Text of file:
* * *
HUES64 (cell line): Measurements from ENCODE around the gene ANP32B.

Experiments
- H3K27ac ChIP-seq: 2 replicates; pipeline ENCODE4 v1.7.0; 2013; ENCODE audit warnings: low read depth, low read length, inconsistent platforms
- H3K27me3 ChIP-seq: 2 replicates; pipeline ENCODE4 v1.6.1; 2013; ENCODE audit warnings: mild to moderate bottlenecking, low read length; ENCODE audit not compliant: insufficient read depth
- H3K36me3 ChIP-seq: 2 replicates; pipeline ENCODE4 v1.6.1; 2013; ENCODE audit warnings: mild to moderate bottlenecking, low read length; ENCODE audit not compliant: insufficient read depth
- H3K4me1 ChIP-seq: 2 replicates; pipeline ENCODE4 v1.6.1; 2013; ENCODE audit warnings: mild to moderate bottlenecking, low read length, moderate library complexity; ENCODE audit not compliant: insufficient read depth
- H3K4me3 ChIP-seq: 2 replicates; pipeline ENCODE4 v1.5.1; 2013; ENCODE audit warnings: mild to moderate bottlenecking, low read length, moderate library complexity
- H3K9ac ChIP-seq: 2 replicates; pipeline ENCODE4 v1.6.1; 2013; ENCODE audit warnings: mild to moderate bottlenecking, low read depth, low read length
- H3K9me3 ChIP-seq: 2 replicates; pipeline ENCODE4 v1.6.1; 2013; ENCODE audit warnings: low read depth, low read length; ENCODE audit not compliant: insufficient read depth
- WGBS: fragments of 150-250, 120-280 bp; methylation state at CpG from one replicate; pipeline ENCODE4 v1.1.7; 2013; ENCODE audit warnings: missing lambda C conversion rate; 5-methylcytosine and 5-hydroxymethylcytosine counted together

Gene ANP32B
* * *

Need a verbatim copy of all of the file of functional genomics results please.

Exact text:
HUES64 (cell line): Measurements from ENCODE around the gene ANP32B.

Experiments
- H3K27ac ChIP-seq: 2 replicates; pipeline ENCODE4 v1.7.0; 2013; ENCODE audit warnings: low read depth, low read length, inconsistent platforms
- H3K27me3 ChIP-seq: 2 replicates; pipeline ENCODE4 v1.6.1; 2013; ENCODE audit warnings: mild to moderate bottlenecking, low read length; ENCODE audit not compliant: insufficient read depth
- H3K36me3 ChIP-seq: 2 replicates; pipeline ENCODE4 v1.6.1; 2013; ENCODE audit warnings: mild to moderate bottlenecking, low read length; ENCODE audit not compliant: insufficient read depth
- H3K4me1 ChIP-seq: 2 replicates; pipeline ENCODE4 v1.6.1; 2013; ENCODE audit warnings: mild to moderate bottlenecking, low read length, moderate library complexity; ENCODE audit not compliant: insufficient read depth
- H3K4me3 ChIP-seq: 2 replicates; pipeline ENCODE4 v1.5.1; 2013; ENCODE audit warnings: mild to moderate bottlenecking, low read length, moderate library complexity
- H3K9ac ChIP-seq: 2 replicates; pipeline ENCODE4 v1.6.1; 2013; ENCODE audit warnings: mild to moderate bottlenecking, low read depth, low read length
- H3K9me3 ChIP-seq: 2 replicates; pipeline ENCODE4 v1.6.1; 2013; ENCODE audit warnings: low read depth, low read length; ENCODE audit not compliant: insufficient read depth
- WGBS: fragments of 150-250, 120-280 bp; methylation state at CpG from one replicate; pipeline ENCODE4 v1.1.7; 2013; ENCODE audit warnings: missing lambda C conversion rate; 5-methylcytosine and 5-hydroxymethylcytosine counted together

Gene ANP32B